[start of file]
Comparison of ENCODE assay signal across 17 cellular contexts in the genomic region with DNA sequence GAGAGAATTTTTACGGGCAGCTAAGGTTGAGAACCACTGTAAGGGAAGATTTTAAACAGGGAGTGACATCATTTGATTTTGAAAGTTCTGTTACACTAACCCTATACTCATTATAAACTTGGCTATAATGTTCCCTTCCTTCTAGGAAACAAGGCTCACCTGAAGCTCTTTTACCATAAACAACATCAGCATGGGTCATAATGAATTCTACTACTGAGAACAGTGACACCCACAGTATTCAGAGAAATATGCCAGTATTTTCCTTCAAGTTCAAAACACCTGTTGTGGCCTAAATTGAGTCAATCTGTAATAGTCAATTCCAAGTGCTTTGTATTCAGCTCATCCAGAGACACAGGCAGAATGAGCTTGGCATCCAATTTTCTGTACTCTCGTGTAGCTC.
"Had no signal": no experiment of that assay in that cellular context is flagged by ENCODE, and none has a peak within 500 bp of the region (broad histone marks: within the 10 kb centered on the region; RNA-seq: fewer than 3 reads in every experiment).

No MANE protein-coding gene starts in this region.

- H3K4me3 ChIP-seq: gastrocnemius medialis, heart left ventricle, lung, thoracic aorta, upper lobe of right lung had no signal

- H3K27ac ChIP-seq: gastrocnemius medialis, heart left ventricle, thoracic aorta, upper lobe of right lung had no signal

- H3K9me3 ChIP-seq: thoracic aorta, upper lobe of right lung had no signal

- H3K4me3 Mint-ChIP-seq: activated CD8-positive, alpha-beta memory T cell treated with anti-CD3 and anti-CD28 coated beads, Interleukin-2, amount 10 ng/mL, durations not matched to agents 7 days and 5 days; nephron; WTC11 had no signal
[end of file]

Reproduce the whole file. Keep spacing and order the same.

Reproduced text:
Comparison of ENCODE assay signal across 17 cellular contexts in the genomic region with DNA sequence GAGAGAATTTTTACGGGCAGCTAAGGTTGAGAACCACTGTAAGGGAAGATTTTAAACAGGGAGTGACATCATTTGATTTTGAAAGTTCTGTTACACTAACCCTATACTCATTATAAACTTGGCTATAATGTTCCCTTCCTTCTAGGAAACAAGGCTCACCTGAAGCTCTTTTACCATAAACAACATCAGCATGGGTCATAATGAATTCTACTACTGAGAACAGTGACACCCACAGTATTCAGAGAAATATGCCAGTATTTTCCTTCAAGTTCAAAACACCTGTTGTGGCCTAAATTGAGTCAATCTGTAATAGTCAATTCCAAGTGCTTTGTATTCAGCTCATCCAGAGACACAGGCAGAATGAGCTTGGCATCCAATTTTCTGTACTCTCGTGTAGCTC.
"Had no signal": no experiment of that assay in that cellular context is flagged by ENCODE, and none has a peak within 500 bp of the region (broad histone marks: within the 10 kb centered on the region; RNA-seq: fewer than 3 reads in every experiment).

No MANE protein-coding gene starts in this region.

- H3K4me3 ChIP-seq: gastrocnemius medialis, heart left ventricle, lung, thoracic aorta, upper lobe of right lung had no signal

- H3K27ac ChIP-seq: gastrocnemius medialis, heart left ventricle, thoracic aorta, upper lobe of right lung had no signal

- H3K9me3 ChIP-seq: thoracic aorta, upper lobe of right lung had no signal

- H3K4me3 Mint-ChIP-seq: activated CD8-positive, alpha-beta memory T cell treated with anti-CD3 and anti-CD28 coated beads, Interleukin-2, amount 10 ng/mL, durations not matched to agents 7 days and 5 days; nephron; WTC11 had no signal